Even as an introvert, I value relationships, especially with my “girl” friends. Lauryn of The Vintage Mom is one of those girl friends I’ve met on my blogging journey that I’ve come to love so much. She’s always so enthusiastic and down to earth! Today she’s sharing a piece about childhood friendships and their endurance in our lives as adults.
We all have that friend, you know the one that you met when you were 5. Or even younger. Maybe you were in playgroup together, maybe your moms were friends and you would see each other and play together at length occasionally while they were chatting. Regardless of how often you saw them or how far apart you grew over the years, they are friends that I am sure you have never forgotten. I was lucky. I grew up in a wonderful neighborhood with a mother that took me to playgroups and helped me establish those early friendships. Thirty some years later, I am more grateful than when I was young. None of these friends do I talk to on a regular basis but they are all ones that are forever engrained in my memory.
Recently a childhood friend of mine, my very best friend from when I was young, shared that she was going through a challenging time. Our moms remain good friends and so even though we haven’t spoken much over the years as we have grown apart (for no other reason than just different interests and location) we have stayed in touch and up to date through our mothers.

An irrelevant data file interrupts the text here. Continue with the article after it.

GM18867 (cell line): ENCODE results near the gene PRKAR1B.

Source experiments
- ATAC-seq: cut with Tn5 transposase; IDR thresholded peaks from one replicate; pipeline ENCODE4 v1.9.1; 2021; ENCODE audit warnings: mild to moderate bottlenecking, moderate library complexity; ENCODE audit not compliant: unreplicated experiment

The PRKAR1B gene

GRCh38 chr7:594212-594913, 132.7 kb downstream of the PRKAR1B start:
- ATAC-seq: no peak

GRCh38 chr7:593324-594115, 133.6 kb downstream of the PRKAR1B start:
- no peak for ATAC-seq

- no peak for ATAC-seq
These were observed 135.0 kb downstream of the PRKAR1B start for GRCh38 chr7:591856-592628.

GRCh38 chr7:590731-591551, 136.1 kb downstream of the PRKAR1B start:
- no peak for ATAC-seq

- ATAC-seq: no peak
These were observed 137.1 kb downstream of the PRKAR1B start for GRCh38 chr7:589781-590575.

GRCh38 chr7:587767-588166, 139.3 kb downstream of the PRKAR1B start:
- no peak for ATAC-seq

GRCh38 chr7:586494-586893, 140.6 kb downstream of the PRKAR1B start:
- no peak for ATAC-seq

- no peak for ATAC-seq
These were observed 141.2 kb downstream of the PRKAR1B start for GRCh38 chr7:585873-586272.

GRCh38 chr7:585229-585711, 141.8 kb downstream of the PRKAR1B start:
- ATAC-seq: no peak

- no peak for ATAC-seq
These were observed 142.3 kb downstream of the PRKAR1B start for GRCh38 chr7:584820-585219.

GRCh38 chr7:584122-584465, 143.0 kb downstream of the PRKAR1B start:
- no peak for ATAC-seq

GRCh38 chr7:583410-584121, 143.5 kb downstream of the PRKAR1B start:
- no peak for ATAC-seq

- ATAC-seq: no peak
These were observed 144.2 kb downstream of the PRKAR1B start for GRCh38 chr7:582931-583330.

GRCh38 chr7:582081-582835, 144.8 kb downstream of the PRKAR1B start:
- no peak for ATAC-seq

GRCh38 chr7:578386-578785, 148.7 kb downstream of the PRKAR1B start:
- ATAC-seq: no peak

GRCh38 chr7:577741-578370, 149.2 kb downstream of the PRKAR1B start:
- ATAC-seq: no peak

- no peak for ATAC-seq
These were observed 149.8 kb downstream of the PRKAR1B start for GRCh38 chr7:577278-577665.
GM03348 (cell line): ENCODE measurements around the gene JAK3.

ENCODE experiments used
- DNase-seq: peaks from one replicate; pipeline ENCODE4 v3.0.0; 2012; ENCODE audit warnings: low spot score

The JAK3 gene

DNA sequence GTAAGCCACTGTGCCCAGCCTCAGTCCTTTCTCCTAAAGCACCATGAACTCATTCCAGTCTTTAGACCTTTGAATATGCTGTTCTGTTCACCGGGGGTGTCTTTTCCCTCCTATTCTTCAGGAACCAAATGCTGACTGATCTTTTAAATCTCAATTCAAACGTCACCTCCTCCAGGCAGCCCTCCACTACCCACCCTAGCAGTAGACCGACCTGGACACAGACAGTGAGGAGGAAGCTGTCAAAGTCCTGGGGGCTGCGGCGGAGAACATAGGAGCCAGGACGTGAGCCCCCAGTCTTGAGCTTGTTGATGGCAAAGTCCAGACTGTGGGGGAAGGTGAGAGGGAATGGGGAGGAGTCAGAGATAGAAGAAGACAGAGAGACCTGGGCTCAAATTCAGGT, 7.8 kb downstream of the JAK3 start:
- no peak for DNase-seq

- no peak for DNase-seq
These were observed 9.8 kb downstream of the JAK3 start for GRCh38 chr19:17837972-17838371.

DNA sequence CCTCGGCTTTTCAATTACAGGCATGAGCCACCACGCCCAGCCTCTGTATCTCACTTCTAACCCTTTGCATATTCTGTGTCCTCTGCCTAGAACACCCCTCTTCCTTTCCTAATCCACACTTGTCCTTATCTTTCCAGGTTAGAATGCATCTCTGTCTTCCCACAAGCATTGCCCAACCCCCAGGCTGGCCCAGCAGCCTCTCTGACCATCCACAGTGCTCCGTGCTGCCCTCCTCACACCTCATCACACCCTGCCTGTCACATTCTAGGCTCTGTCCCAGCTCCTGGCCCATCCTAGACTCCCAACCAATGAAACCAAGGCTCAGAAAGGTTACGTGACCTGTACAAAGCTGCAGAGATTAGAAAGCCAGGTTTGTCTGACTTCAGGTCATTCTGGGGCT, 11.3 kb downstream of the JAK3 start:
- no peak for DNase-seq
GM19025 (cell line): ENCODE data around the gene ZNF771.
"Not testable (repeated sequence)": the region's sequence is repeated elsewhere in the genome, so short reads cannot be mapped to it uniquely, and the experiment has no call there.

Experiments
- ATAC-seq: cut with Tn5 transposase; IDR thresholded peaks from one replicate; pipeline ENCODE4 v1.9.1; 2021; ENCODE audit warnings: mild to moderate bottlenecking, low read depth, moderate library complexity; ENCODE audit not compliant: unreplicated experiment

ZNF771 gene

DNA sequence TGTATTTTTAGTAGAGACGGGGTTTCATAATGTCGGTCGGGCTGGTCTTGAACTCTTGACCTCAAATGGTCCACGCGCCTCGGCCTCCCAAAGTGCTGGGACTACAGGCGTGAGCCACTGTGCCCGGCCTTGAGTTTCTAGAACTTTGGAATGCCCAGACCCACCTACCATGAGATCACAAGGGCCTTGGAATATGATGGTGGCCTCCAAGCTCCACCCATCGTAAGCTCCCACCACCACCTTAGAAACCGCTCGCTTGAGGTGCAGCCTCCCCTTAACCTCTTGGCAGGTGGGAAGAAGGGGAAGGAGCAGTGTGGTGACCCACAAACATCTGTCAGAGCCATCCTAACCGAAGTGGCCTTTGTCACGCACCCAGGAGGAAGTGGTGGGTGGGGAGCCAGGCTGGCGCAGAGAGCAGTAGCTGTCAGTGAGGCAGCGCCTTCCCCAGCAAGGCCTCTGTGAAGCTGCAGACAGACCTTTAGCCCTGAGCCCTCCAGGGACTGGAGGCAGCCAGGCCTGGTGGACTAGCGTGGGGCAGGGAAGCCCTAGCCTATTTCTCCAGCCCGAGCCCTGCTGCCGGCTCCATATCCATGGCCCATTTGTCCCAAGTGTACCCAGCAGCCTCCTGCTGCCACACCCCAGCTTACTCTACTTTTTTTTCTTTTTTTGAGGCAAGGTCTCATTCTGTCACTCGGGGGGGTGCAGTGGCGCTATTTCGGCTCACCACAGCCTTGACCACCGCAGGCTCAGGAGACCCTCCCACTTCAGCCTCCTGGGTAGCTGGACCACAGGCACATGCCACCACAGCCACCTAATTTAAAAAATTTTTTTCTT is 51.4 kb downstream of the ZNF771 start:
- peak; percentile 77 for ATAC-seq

As I chatted with her the other night about this real life nightmare of hers (one that every one of us thinks about), I realized how important it is to cherish those bonding relationships that we come across throughout our lives. There are some people in this world that you do not necessarily choose but that you fall into a friendship with because of luck. It is hard to put into words the importance of these relationships. We spent years of our lives together, countless nights sleeping over each others houses, endless laughs and fun, and shared birthdays and family events together. We called each other every Christmas morning to see what we had gotten from Santa. It is a bond that is unlike many others that happen in life. One that starts early and gives us a natural support that we never know that we need.
Life certainly moves on, but friends that I have met and shared important events with and have been a part of my growing and experiencing the world are some of the most cherished that I have. These may be silent friendships, but I firmly believe that having strong thoughts from others, you could even say prayers, are powerful. There is something to be said for these friends. These are the friends that are there for you no matter what, when your life feels like is falling apart, when you just need someone to talk to (not give you advice).
I have many of these friends; those playgroup peeps, the ones that I went to grade school with, a friend that became my best as I entered H.S., my college girls that forever will understand me for me, the friend I randomly met as I moved into my first home and needed a friend, and and the women that have helped me raise my children. This snowball effect of gathering friends as momentum builds in life and deepening relationships in numerous ways, this is to be cherished.
So as I reflect today, I find myself thankful for these friends, all of them, because my life would truly not be whole without them. I can only hope that my children will build these relationships as I have and feel the sense of comfort and appreciation for the network that they have to lean on as they grow older.
Do you have childhood friends you’ve stayed in touch with?
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